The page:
“We were very comfortable with customers visiting our platforms and not buying but just learning,” she says. “Some customers would visit 40 to 50 times a month but not buy more than three or four times. We get 1.4 billion visits from 40 million unique visitors and last quarter our social media reach was close to a billion.”

The rise in beauty consumption in India is expected to accelerate dramatically, as per capita incomes climb. The average Indian consumer spends online about $15 on beauty products annually, but in more developed markets, that figure is around $200 a year. Nykaa customers average around $80 annually. At the top end, Nayar says, her customers are no different from the “California consumer.”

Part of the brand’s popular appeal is its promotion of inclusivity, a tendency that Nayar sees as helping to break down barriers in the culture.

“I was the proudest when three male employees from Nykaa went to one of our brand partners’ offices and were trying lipstick swatches on their skin and their team asked if we didn’t have women associates who could do that. When men are willing to try color swatches, in a way it breaks gender stereotypes,” Nayar says. A Nykaa video in 2019 focused on women of color, in an industry long criticized for focusing its marketing on light-skinned women.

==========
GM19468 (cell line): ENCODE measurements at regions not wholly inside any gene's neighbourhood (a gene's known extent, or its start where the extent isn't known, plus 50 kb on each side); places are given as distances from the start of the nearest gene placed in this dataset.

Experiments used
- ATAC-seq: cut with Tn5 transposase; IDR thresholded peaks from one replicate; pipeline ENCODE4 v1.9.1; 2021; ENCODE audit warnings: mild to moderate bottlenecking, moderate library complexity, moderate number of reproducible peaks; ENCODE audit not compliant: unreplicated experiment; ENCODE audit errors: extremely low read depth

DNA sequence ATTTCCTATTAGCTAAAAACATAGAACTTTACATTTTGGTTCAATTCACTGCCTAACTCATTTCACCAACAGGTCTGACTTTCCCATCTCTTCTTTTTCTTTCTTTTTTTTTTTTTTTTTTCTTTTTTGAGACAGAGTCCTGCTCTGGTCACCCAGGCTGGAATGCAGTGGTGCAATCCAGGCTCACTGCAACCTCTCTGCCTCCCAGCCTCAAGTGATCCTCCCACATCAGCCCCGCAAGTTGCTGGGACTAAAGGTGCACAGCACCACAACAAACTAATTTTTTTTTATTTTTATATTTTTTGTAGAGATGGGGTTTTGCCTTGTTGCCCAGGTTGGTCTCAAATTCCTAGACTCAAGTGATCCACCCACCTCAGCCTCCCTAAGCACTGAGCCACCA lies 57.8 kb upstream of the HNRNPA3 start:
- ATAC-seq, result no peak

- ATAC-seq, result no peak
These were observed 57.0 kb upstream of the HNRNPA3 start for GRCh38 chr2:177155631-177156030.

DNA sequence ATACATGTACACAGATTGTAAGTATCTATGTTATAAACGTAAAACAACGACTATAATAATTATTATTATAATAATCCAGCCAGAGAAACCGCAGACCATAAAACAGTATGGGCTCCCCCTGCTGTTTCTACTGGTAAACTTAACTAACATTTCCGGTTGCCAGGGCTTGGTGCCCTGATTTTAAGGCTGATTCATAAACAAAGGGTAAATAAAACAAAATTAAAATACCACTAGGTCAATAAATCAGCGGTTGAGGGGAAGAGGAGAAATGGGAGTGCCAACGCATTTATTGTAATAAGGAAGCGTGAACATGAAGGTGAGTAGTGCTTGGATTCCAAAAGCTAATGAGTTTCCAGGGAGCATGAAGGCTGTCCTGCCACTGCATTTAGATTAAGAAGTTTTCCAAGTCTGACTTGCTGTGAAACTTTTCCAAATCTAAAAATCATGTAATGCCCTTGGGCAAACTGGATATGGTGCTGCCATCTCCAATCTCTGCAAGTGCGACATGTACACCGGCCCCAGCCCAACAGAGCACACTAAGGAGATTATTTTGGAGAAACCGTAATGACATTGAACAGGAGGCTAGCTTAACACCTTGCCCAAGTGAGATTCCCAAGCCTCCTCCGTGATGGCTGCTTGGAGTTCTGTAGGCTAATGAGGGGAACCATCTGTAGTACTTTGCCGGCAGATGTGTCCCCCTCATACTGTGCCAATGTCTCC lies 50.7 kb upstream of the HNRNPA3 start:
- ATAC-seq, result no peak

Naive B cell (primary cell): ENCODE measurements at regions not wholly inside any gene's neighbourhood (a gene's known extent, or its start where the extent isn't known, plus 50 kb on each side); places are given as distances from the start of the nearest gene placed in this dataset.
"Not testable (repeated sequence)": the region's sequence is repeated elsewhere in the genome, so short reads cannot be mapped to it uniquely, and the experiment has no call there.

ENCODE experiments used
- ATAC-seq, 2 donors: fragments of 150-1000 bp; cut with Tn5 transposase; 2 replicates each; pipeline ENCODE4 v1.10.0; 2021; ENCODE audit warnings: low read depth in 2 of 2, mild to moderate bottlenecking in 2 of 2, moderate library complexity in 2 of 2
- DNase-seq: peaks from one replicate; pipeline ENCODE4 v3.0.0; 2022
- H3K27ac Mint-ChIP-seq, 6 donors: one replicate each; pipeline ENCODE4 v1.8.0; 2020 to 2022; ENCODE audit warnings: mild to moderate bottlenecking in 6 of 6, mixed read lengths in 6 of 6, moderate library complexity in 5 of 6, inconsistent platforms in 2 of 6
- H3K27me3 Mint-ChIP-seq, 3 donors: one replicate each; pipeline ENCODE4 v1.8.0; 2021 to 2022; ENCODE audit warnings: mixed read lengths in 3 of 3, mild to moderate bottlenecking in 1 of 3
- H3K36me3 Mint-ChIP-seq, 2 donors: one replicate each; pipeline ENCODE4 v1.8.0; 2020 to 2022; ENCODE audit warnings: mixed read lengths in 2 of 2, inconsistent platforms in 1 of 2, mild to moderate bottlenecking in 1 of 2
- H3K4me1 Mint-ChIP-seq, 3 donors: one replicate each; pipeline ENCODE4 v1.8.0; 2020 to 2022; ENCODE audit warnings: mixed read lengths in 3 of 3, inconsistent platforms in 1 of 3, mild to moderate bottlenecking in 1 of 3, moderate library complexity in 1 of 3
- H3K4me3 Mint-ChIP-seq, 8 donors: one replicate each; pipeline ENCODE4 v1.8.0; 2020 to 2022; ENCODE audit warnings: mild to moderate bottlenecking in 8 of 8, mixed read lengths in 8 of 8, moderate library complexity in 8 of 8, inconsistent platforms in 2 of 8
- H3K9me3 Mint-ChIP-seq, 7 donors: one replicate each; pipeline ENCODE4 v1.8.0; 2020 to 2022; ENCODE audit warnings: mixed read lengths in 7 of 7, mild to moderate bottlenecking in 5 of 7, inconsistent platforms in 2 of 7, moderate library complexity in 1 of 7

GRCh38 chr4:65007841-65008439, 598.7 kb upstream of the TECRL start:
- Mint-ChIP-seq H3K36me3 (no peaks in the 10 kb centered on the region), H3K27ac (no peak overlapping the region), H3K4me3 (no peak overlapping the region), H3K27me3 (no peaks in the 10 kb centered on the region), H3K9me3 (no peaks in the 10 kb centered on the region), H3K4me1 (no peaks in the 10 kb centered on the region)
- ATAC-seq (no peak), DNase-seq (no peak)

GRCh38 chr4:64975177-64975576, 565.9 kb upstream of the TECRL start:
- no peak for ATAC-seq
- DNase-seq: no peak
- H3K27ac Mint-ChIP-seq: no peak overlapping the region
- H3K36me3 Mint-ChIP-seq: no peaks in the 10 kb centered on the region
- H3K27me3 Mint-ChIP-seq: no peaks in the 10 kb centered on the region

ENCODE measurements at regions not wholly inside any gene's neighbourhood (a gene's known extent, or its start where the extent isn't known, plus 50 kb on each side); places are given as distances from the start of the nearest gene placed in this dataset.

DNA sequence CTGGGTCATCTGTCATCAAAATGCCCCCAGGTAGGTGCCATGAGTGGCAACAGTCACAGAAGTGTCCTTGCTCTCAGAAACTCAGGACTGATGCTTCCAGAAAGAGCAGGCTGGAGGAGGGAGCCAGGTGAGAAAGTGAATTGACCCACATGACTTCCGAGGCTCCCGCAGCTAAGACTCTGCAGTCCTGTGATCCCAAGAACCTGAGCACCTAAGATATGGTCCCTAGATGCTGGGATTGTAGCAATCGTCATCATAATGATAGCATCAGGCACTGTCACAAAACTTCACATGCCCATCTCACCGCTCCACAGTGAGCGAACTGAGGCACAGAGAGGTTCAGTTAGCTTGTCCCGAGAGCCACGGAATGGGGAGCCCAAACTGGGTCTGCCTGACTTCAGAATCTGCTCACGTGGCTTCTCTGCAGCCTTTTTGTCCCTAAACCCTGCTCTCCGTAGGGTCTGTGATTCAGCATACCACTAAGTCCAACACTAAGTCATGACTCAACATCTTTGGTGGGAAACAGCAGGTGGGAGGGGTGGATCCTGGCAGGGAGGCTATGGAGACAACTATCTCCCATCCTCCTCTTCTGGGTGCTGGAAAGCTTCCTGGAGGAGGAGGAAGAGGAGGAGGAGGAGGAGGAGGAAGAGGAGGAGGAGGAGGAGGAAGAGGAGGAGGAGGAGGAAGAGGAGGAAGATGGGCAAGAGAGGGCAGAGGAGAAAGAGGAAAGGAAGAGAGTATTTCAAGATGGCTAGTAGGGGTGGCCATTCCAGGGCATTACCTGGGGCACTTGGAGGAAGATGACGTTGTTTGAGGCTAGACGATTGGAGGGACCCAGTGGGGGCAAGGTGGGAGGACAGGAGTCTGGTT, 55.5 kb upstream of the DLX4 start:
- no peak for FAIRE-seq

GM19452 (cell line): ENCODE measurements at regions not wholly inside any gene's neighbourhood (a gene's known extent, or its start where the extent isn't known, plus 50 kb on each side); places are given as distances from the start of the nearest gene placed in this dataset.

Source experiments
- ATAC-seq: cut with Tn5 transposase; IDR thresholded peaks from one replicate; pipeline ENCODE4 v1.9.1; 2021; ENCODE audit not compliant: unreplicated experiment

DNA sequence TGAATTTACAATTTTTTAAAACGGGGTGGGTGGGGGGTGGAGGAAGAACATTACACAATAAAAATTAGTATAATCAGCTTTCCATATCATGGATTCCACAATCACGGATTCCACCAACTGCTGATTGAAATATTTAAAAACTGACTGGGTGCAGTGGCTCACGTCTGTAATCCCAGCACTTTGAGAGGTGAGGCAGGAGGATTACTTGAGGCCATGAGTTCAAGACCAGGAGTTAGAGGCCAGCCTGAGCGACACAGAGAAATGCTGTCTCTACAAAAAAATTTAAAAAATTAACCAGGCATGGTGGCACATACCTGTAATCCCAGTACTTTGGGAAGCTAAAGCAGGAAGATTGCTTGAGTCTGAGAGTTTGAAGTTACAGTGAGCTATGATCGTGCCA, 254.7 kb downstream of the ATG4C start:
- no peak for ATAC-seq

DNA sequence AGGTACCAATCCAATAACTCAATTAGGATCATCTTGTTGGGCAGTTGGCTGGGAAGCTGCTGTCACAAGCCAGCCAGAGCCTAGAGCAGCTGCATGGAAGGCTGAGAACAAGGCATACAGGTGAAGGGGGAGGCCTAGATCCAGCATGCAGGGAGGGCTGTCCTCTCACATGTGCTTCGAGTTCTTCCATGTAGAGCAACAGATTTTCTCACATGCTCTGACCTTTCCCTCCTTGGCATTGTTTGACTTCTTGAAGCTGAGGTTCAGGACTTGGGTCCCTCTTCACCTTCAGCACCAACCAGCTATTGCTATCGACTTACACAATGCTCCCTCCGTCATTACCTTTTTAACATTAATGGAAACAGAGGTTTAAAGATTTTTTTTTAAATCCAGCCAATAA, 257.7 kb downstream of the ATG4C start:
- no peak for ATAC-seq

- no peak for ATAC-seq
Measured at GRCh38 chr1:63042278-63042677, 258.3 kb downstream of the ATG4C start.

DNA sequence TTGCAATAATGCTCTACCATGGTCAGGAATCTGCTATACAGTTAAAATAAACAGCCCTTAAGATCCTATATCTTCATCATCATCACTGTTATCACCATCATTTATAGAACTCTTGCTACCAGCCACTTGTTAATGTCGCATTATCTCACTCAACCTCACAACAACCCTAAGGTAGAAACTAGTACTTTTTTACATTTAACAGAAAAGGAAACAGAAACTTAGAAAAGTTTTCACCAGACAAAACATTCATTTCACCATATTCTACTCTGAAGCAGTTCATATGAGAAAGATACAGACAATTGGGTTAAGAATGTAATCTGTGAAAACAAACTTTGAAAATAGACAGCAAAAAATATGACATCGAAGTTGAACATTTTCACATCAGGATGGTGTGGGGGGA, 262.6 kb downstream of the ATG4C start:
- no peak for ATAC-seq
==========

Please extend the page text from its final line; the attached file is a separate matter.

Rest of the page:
Nykaa is also a broader platform for the growth for other beauty brands. “We created and built the market,” she says. “And today there are a ton of new vibrant D2C [direct-to-consumer] brands, who retail on our platform and grow to a point that they feel confident to even want to go international.”

While her own brand is known widely, the actual business still has room to grow, Nayar says. But she also sees potential beyond profit. Her role models include Kotak Mahindra Bank founder Uday Kotak whom she had seen build a business from scratch, and Deepak Parekh of HDFC, who created the bedrock of housing finance in India today and exemplifies corporate governance built over the long term.

“I wasn’t as interested in just making a quick buck as opposed to building a brand that would outlive me,” she says.

In her spare time, Nayar enjoys leisure travel. She recalls how she went trekking one season a few hours outside the rugged landscapes of Manali in Northern India. There, she ran into a bunch of local teenage girls running roadside teashops. They were all wearing lipstick. They had all heard of Nykaa. “None of them were Nykaa customers … yet,” Nayar says.

“Ultimately women must be bold, believe in themselves and dream big.”